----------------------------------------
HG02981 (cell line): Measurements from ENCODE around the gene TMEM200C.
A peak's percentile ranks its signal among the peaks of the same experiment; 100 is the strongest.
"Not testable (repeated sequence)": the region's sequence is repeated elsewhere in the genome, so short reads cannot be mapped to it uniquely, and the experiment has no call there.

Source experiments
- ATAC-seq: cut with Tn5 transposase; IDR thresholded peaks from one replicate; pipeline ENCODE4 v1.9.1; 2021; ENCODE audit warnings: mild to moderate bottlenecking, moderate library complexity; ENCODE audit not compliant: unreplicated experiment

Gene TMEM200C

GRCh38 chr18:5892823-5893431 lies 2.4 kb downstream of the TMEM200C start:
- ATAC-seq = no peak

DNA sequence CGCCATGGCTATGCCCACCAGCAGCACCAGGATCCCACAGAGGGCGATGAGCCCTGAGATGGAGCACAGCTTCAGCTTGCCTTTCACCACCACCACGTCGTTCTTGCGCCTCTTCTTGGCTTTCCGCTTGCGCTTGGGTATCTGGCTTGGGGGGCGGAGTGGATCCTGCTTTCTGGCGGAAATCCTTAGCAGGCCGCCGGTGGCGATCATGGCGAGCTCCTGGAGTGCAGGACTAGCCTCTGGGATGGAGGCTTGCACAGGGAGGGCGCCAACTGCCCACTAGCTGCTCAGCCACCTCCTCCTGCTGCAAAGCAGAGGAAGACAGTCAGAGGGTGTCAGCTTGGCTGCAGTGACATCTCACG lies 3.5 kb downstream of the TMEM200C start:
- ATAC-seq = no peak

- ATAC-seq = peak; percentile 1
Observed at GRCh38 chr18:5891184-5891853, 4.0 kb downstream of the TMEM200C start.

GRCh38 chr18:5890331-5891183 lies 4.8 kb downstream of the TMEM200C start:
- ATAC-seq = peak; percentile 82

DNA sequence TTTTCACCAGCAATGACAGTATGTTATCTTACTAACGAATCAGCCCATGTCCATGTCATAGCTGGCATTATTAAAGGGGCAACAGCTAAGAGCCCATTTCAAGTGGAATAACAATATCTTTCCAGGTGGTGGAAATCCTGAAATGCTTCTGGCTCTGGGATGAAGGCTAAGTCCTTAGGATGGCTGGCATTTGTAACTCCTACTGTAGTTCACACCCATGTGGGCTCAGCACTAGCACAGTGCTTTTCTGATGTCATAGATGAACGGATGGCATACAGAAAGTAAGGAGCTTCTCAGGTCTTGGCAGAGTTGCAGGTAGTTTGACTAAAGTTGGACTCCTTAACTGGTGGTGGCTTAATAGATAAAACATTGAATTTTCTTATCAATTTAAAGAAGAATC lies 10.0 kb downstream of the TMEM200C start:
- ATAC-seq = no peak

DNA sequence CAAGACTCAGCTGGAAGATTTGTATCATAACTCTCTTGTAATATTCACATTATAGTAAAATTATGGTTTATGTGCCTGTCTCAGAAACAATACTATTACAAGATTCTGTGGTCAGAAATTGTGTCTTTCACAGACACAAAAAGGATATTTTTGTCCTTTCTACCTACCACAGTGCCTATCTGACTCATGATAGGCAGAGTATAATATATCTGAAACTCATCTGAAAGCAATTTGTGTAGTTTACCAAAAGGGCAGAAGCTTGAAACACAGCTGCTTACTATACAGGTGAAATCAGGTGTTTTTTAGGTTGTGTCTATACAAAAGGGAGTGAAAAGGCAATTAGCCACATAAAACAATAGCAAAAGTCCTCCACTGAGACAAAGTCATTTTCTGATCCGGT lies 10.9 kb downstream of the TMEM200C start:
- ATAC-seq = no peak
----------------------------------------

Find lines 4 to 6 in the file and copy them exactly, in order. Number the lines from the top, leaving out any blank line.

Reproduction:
Source experiments
- ATAC-seq: cut with Tn5 transposase; IDR thresholded peaks from one replicate; pipeline ENCODE4 v1.9.1; 2021; ENCODE audit warnings: mild to moderate bottlenecking, moderate library complexity; ENCODE audit not compliant: unreplicated experiment

Gene TMEM200C